Indeed, it may be objected that the result of this last comparative exercise has omitted aspects that are not irrelevant to the moral debate. At first, the thesis, by virtue of which the explanation of moral indignation must be deduced from the premise of collective autonomy, seems to see with much optimism both the capacity of moral agents to recognize themselves as equal and the sensitivity to include other beings as objects of moral consideration. This latter criticism has also been addressed to contractarianist and communitarian theories of justice and contains at least three complementary arguments.
The first one calls into question the idea that moral justification must admit as the sole foundation the necessary link between the validity of moral judgments and the requirement of mutual consent. The central point of this type of questioning is not to refute the perception that the violation of agreements can morally justify the feeling of indignation (as well as the judgments related to it), but rather the conception that only on the basis of the consensus forecast is possible determine the moral value of our indignation. This would mean, in principle, to subordinate the realm of morality to the sphere of judgment essentially characterized by cultural affinities or political definitions.
The second argument aims to complement this diagnosis. After all, if the legitimacy of moral judgments depends solely on reciprocal consent between autonomous moral agents, then one must assume that many individuals would be prevented, at least as a source of that same legitimacy, from integrating the moral community. In practice, therefore, thinking of morality in the perspective of a collectively autonomous system would exclude not only every person who has their deliberative autonomy compromised (as in cases of certain deficiencies or conditions of extreme social vulnerability), but also any other object that we may deem worthy of our moral esteem, such as animals, the environment, and so on. For this reason - hence the third and most conclusive argument - it does not seem reasonable to dismiss the use of predicates as “good” and “bad” so easily. To a certain extent, they could represent precisely the less narrow view of justice.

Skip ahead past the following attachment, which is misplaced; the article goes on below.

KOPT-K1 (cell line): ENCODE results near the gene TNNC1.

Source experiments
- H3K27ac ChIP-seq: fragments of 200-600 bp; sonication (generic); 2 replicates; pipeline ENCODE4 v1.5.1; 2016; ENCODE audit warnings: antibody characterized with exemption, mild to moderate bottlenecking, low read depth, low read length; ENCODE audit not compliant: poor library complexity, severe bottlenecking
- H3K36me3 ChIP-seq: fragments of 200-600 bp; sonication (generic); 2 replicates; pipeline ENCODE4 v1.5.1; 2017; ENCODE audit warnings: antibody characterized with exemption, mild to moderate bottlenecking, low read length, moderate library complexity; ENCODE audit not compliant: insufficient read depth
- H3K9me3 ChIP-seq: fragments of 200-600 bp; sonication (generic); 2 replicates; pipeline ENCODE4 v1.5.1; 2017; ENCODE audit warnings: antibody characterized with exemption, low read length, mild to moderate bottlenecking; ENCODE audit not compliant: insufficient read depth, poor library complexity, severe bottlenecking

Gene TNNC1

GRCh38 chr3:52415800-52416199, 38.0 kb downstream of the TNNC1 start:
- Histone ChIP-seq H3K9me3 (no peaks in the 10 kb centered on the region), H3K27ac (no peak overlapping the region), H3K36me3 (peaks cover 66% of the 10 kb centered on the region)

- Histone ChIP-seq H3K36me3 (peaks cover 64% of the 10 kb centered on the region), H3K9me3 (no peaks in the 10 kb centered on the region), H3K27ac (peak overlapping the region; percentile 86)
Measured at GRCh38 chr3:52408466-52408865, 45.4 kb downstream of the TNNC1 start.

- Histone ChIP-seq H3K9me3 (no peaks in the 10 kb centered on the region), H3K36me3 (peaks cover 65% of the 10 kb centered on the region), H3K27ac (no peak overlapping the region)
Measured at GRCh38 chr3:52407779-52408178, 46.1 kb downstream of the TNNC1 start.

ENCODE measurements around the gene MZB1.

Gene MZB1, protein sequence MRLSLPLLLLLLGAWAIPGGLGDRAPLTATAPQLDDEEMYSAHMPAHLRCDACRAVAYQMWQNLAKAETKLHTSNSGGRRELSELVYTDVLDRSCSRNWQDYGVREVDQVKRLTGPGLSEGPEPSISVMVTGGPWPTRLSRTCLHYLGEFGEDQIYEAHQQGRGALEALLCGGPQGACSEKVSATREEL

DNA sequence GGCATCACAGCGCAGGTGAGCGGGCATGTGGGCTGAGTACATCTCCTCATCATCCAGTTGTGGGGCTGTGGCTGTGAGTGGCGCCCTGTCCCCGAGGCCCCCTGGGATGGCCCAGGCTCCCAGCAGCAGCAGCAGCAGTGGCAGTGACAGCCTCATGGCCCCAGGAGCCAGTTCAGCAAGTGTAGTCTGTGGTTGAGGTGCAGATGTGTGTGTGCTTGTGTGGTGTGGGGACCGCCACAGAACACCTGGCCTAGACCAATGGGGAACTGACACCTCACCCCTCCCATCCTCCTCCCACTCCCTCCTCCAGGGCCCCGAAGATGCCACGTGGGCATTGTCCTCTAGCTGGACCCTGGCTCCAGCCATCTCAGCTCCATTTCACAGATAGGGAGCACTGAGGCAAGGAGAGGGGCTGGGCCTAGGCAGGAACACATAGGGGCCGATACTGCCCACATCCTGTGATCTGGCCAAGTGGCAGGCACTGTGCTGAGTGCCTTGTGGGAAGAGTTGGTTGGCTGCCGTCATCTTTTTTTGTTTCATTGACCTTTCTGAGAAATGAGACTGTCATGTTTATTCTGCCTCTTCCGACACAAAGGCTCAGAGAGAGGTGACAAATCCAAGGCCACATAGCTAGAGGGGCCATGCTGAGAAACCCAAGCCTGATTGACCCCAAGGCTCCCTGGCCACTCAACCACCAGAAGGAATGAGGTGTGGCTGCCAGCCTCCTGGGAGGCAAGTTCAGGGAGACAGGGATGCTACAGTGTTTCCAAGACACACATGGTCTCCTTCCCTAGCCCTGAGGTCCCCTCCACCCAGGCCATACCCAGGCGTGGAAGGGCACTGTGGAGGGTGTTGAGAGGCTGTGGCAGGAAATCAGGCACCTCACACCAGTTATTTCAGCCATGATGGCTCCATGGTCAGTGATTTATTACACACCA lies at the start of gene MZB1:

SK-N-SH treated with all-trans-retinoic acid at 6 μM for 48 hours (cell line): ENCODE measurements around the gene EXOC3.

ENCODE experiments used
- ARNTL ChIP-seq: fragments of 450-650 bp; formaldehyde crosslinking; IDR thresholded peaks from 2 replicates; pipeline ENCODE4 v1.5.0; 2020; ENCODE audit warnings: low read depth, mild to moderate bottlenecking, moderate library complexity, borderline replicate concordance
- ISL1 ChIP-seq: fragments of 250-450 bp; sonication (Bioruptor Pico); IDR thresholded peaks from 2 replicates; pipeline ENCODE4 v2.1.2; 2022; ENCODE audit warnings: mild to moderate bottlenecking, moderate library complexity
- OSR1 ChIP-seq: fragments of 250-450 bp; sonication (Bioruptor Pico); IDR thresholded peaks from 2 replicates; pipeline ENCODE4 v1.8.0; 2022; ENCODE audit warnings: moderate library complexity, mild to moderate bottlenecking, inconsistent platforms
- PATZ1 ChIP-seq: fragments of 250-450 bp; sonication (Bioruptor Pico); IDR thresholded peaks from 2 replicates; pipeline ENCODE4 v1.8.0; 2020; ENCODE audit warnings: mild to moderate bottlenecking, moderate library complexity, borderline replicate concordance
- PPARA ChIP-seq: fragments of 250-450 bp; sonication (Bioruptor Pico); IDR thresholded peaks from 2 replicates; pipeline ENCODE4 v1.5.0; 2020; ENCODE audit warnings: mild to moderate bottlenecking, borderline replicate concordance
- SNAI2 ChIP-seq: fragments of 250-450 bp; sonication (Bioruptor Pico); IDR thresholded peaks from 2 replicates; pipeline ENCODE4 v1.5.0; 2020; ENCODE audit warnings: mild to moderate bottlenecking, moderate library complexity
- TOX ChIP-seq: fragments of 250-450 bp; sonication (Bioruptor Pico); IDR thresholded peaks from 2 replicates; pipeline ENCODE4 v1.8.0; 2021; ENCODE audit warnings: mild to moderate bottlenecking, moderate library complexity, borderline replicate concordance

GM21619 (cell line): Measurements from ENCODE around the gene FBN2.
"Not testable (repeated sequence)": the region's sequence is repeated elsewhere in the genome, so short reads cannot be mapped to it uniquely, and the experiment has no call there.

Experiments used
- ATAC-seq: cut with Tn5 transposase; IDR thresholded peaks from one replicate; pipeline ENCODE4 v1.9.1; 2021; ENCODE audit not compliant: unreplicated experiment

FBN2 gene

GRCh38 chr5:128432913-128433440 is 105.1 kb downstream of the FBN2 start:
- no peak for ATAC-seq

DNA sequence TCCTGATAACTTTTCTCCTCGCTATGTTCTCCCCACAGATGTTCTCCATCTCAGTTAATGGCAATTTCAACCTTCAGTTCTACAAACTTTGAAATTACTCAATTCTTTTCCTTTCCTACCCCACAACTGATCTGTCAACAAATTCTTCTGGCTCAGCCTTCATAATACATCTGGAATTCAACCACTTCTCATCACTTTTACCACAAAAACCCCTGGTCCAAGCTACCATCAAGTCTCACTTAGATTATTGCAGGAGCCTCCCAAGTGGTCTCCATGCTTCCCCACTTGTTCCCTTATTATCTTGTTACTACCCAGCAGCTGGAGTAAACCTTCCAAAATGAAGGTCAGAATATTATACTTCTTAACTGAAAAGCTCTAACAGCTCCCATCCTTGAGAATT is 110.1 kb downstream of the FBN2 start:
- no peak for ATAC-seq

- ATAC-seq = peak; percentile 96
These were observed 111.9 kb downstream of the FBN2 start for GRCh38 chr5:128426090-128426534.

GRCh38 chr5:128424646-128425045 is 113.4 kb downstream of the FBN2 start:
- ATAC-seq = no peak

In fact, the arguments sketched out reinforce the impression that the problem of moral justification requires permanent attention to the philosophical coherence we seek. More than a simple matter of inferential cohesion, it is a matter of evaluating how the assumptions adopted correspond to the expectation of analysis guided by some degree of hermeneutic resilience. In this sense, to think the core of morality as something related to the capacity to be indignant should again lead to the question of the conditions that make it possible to share that feeling itself.
Thus, however fertile the arguments against the consensual character of moral justification now seem, it also seems obvious to imagine, on the other hand, that we could hardly share without the audience of those whom we would justly like to persuade. And this implies, somehow, having already admitted people able to consent as “affective recipients”. As Perelman rightly argued, if the criteria and norms on whose behalf a criticism is formulated are not unanimously accepted, if both their interpretation and application to particular cases can be the subject of dissenting judgments, the quality and competence of interlocutors becomes an essential element and sometimes even prior to the debate66. Perelman C. Ética e direito. 2ª ed. São Paulo: Martins Fontes; 2005. p. 188-9..
Of course, this warning should not serve to nullify the claim of one who assumes morality beyond what may or may not be the result of consensus. However, in demarcating the field in which disputes actually arise because of the morally justifiable, the implications in the present could hardly be answered. In this respect, if there is reason to conclude in favor of the primacy of the idea of justice in matters of moral justification, it is only because no other concept seems to replace it when it comes to guarantee, first, the voice of all those who, being effectively capable, one should be sure that autonomously occupy their space in the debate.
Again, therefore, this is the priority affirmation of law, the value of which is imperative from the point of view of the very public nature of moral argumentation. In such circumstances, it matters little whether we are convinced that our subjective feeling points to a “good” to be pursued or an “evil” to be avoided. Without subjecting it to the sieve of reciprocal consent, other moral beliefs could enjoy the same axiological privilege - “prerogative” that may even cost our deepest and most mutual repudiation.
In order to clarify these considerations, perhaps we should now take the example of a concrete case that took place in the 1990s in Spain. The case inspired the production of the film “The Sea Inside” (“Mar Adentro,” in the original title), starring actor Javier Bardem. The film shows the drama experienced by Ramón Sampedro, a former sailor and writer whose life was marked by a tragic accident that left him quadriplegic. After nearly 30 years in bed in the house where he lived, Ramon, who was also an atheist, then decides it’s time to leave. To this end, he decides to make his decision equally public, with the purpose of transforming his cause in a defense of the concept of dignified death.